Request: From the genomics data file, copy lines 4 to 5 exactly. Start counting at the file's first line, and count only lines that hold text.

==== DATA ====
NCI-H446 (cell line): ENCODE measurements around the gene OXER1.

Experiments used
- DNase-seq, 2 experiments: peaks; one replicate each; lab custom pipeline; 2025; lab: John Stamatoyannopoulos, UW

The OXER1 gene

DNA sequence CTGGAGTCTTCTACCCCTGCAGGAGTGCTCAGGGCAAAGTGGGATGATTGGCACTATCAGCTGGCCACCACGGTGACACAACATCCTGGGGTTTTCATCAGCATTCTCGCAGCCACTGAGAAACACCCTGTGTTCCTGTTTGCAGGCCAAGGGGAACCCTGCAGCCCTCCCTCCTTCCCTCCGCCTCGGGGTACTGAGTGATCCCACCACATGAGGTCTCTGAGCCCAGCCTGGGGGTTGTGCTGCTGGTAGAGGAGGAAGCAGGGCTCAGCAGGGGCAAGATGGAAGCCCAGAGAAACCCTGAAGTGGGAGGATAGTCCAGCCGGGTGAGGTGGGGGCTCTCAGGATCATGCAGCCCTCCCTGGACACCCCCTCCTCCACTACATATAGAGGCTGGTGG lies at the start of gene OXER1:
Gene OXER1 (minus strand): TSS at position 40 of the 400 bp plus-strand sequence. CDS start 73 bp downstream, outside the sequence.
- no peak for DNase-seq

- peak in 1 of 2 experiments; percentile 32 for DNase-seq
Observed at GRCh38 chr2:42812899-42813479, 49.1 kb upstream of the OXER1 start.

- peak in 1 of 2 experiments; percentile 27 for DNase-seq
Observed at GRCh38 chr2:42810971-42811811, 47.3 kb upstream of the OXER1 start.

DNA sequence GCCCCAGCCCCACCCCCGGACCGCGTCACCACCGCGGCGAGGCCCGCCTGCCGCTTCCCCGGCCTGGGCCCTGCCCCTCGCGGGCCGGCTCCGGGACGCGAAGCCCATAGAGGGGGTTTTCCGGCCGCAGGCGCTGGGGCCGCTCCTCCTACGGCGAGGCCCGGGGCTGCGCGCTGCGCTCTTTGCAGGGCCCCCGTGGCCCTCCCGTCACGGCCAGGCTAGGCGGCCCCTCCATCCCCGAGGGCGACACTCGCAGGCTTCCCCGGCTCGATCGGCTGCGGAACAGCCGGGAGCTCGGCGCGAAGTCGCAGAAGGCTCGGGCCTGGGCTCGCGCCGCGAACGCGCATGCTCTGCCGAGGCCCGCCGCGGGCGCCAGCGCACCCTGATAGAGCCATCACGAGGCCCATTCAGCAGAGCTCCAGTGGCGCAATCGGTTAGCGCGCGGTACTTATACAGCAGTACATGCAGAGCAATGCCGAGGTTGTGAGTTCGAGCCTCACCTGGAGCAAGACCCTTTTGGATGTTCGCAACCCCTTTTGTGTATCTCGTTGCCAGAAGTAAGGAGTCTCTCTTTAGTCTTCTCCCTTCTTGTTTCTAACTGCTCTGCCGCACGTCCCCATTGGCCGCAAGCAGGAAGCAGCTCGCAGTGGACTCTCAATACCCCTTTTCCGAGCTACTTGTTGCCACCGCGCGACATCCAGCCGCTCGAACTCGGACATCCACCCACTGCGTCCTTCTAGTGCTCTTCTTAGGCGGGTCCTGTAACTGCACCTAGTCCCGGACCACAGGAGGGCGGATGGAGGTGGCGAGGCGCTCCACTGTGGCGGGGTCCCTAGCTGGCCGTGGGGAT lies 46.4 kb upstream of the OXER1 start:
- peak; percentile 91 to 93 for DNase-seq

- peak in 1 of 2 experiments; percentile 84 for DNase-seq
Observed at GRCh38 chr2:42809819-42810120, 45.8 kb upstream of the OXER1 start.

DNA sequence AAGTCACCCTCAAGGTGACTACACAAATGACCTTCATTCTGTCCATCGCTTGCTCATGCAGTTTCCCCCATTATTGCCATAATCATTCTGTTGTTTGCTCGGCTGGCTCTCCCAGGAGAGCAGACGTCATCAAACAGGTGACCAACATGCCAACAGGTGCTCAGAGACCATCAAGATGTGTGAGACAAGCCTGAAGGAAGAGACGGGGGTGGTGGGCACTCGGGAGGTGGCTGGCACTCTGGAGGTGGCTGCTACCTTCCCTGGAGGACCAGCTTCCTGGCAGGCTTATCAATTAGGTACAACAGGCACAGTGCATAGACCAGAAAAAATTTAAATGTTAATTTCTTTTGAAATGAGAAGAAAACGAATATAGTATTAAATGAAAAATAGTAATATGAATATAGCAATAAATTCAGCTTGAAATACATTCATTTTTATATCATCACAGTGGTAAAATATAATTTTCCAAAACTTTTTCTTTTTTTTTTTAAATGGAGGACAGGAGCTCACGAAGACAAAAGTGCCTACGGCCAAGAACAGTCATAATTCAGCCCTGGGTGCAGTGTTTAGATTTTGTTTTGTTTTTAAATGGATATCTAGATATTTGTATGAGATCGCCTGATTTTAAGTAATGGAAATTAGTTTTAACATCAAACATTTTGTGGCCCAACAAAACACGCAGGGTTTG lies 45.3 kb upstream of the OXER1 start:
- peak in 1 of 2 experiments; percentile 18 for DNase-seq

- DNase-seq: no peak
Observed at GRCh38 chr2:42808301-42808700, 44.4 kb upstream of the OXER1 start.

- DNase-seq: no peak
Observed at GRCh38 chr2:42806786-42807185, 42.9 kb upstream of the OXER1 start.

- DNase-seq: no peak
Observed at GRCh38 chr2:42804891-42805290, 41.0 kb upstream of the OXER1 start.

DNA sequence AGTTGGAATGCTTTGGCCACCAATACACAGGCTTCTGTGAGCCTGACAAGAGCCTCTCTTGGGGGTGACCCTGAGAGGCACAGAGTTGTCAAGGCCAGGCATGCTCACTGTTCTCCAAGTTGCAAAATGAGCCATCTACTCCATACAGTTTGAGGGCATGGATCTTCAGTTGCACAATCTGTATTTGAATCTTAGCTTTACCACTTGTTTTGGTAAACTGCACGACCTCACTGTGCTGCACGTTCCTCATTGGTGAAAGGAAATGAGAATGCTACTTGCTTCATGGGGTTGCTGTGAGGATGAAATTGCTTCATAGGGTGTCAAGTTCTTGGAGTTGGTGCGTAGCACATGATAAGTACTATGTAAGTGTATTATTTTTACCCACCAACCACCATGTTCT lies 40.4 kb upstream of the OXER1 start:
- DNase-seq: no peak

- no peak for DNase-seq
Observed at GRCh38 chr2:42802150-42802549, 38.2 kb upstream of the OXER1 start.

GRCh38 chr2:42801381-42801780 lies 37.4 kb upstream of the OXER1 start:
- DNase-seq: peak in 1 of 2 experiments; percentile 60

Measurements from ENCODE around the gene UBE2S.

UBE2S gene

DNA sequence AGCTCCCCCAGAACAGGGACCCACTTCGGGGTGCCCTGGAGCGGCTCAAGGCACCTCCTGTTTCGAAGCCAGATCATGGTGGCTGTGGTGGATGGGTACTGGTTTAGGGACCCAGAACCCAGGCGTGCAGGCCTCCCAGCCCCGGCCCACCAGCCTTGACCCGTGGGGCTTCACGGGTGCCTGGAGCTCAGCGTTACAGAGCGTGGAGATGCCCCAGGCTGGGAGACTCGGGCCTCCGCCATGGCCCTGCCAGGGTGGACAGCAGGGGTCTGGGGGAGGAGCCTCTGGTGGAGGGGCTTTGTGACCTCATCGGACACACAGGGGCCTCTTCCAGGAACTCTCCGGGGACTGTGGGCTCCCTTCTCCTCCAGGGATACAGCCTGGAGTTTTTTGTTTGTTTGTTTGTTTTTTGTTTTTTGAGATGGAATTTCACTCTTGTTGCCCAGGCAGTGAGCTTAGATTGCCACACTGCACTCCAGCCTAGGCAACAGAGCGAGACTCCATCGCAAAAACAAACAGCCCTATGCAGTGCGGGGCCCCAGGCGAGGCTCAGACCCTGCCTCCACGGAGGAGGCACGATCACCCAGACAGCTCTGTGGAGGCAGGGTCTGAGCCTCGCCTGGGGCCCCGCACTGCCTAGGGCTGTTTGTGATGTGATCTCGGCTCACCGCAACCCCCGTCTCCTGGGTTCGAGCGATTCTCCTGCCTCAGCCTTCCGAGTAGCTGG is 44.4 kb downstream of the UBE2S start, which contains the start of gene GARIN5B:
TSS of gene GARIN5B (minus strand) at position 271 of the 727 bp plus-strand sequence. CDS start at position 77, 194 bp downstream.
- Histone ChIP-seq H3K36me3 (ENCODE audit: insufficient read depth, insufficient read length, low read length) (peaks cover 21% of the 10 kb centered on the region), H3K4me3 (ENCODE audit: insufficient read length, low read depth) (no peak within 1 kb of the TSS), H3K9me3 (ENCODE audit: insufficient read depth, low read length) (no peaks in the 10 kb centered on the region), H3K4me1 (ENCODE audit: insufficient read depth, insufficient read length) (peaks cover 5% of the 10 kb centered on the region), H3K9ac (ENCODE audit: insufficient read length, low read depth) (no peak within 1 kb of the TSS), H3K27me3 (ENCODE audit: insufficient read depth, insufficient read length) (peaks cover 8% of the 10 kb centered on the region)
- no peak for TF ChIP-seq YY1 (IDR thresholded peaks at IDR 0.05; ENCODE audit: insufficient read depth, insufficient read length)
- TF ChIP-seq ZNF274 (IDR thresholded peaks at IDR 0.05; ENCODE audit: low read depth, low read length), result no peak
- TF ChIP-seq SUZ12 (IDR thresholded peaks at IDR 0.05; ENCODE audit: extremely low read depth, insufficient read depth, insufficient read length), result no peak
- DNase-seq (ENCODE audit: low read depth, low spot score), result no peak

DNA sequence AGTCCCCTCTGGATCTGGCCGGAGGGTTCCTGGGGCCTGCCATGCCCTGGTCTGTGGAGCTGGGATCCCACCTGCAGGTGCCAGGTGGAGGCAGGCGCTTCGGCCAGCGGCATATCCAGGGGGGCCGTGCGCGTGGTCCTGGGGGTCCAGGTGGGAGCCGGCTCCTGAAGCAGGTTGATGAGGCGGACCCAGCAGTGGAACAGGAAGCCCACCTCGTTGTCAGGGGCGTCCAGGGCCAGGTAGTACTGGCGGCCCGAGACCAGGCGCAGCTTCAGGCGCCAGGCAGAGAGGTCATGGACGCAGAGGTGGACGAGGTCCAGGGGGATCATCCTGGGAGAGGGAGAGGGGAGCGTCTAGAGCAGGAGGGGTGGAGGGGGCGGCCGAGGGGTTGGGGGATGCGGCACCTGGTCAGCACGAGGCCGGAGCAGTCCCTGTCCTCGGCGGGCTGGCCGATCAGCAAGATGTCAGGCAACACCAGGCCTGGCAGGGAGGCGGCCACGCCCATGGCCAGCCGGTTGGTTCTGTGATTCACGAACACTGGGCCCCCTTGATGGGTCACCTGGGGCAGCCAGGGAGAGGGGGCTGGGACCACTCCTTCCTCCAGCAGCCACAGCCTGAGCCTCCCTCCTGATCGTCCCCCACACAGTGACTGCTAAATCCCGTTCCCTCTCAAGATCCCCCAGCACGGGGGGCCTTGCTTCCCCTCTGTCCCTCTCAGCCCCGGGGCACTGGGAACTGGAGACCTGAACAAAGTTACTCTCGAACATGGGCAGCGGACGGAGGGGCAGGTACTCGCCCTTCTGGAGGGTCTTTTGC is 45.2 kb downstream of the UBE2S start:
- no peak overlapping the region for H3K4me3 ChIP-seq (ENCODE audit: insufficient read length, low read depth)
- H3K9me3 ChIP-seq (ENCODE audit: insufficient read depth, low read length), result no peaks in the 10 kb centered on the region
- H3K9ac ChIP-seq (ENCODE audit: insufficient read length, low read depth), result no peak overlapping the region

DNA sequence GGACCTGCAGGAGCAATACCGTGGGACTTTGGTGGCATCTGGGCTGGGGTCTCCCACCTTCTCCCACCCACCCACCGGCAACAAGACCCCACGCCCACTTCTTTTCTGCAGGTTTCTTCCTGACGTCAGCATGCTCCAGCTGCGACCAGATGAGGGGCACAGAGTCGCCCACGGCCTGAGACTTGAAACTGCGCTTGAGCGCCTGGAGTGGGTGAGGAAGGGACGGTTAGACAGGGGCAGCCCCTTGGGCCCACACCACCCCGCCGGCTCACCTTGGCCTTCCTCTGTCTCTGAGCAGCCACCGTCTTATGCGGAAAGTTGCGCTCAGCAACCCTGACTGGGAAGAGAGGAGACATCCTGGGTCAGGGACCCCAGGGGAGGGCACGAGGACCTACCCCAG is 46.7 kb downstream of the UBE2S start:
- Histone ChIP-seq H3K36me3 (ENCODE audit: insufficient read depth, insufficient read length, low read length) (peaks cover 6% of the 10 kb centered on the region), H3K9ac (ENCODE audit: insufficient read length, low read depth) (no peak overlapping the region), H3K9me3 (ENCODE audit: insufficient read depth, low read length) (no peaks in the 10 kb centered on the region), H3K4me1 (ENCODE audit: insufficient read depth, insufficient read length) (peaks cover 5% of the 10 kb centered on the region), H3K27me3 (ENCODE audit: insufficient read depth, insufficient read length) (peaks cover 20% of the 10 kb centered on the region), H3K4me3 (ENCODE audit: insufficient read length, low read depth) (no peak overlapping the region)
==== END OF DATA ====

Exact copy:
The OXER1 gene

DNA sequence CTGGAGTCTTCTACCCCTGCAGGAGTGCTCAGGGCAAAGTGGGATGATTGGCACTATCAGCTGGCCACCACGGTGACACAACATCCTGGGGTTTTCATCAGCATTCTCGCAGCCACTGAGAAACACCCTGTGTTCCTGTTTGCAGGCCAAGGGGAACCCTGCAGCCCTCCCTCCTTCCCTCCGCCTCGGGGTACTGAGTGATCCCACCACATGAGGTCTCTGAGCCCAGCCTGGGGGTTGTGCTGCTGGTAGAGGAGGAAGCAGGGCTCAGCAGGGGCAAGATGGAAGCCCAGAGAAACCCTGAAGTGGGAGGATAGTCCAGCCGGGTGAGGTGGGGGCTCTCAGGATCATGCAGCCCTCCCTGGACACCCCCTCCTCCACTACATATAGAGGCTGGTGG lies at the start of gene OXER1: